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Aloe vera

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Name: Aloe vera
Botanical name: Aloe barbadensis miller.[1]
Synonyms/common names :
Trade name:
Natural Aloe Vera Gel®, Arifoglu A.S.[2]
Daltonmax 700®[3]
Acemannan HydrogelTM[5]
Description: Asphodelaceae (Liliaceae)[7],[1],[8]
It is a shrubby or arborescent, perennial, xerophytic, succulent, pea- green color plant. It grows mainly in the dry regions of Africa, Asia, Europe and America. In India, it is found in Rajasthan, Andhra Pradesh, Gujarat, Maharashtra and Tamil Nadu.[1]
Chemical Nature:
Extract used: seed:
ethanolic, aqueous, and acetone extract[9]
petroleum ether, aqueous and methanolic extract[10]
ethanol, methanol, aqueous and chloroform extract[8]
Aerial parts:
root bark:
alkaloid, saponin, tannin, flavanoid, steroid, glycoside, berberine, gallic acid from crude extract[11], salicylic acid [12]
emodin, Chrysophanic acid, aloin(barbaloin), aloe-emodin[12]
anthraquinones, chromones, polysaccharides, hydroxyanthrone, aloe-emodin-anthrone 10-C-glucoside and chrones[13]
Tannin, Saponin, Flavonoids and Terpenoids[9],alkaloid, flavanoid, tannin[8]
1-Tetradecyne, n-Hexadecanoic acid, Phytol, Oleic Acid, Eicoane, Squalene, Vitamin E, 9,12-Octadecadienoic acid, Tetracontane, Sitosterol, Lupeol[9]
Anthroquinones/Anthrones: Aloe-emodin, aloetic acid, anthranol, aloin A and B[14]
26 amino acids, D-glucose, and D-mannose were present in the water-soluble fraction; Cholesterol, campesterol, β-sitosterol, and lupeol were found in substantial amounts in the lipid fraction[15]
tannins, flavonoids, terpenoids, carbohydrates, and alkaloids[16]
Barbaloin in leaf skin[17]
polysaccharides: GAPS-1 and SAPS-1 [18]
& Indications:
Pharmcological Action-
anti-inflammatory and antioxidant agent[19],[20]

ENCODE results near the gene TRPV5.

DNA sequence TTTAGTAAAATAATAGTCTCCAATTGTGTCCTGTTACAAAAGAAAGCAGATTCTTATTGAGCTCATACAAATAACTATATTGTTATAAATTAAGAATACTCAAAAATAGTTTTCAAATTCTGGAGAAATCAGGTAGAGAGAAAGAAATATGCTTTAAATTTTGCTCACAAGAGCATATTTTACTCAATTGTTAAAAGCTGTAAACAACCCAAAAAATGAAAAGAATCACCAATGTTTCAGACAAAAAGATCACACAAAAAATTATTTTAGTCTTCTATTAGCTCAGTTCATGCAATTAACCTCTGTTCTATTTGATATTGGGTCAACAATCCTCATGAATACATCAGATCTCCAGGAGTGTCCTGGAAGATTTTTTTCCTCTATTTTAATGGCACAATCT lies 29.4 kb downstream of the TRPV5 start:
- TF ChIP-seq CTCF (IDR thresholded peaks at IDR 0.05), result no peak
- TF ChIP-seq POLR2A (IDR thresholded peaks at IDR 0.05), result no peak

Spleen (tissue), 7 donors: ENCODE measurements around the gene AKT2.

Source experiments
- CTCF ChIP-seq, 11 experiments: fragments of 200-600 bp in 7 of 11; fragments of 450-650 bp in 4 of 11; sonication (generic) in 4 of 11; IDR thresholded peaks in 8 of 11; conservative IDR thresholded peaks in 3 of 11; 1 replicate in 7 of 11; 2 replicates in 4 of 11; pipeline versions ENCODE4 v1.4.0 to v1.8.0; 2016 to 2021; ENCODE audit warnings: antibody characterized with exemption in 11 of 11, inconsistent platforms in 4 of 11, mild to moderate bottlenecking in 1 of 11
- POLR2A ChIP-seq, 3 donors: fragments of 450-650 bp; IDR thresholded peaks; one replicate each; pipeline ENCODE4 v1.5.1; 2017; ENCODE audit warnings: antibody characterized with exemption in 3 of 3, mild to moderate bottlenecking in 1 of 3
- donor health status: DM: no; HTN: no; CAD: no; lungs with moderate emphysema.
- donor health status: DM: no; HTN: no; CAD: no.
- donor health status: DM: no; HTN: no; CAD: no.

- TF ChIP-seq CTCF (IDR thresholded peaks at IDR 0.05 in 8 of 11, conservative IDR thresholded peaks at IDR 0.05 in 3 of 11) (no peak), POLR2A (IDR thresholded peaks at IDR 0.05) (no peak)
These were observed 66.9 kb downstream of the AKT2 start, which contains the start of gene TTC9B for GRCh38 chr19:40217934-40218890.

anti-ulcerogenic activity in rats[21],[22]
anti-tumor activity in mice[23]
gastroprotective in rats[24]
hypoglycemic in diabetic rat model.[25]
Therapeutic indications:
It reduced erythema of skin in human volunteers[3]
Aloe vera is proven to be safe for treatment of mild to moderately active ulcerative collitis in patients[26]
Preclinical study-
plant extracts could be used for the treatment of various infections including skin transmitted infection[9]
Aloe vera gel can effectively decrease peritoneal adhesion formation postoperatively in rat models[2]
glycoprotein fraction is involved in the wound-healing effect of aloe vera on a monolayer of human keratinocytes and in hairless mice.[27]
Aloe appears to expedite wound contraction and neutralize the wound retardant effect in rat model[4], also shorter wound care time for skin graft donor sites in patients who were treated with aloe vera[28]
It was found to be effective in second degree burn wounds in rats [20]
It has anti-thromboxane effect and potentiates an anesthetic effect[12]
>99% pure carbohydrate fraction from Aloe vera extracts revealed increased hematopoietic and hematologic activity[29]
1. Surjushe A, Vasani R, Saple DG, Aloe vera : a short review. Indian J Dermatol. 2008; 53(4): 163–166.
2. Aysan E, Bektas H, Ersoz F, A new approach to postoperative peritoneal adhesions: Prevention of peritoneal trauma by aloe vera gel. European Journal of Obstetrics & Gynecology and Reproductive Biology 2010;149: 195–198.
3. Fox LT et al, In Vivo skin hydration and anti-erythema effects of Aloe vera, Aloe ferox and Aloe marlothii gel materials after single and multiple applications. Pharmacogn Mag. 2014 ; 10(Suppl 2): S392–S403.
4. Heggers JP et al, Beneficial effect of Aloe on wound healing in an excisional wound model. J Altern Complement Med. 1996 ;2(2):271-7.
5. Ni Y et al, Isolation and characterization of structural components of Aloe vera L. leaf pulp. International Immunopharmacology 2004;4: 1745–1755.
6. Williams MD et al, Safety studies conducted on a proprietary high-purity aloe vera inner leaf fillet preparation, Qmatrix®. Regulatory Toxicology and Pharmacology 2010; 57(1):90–98.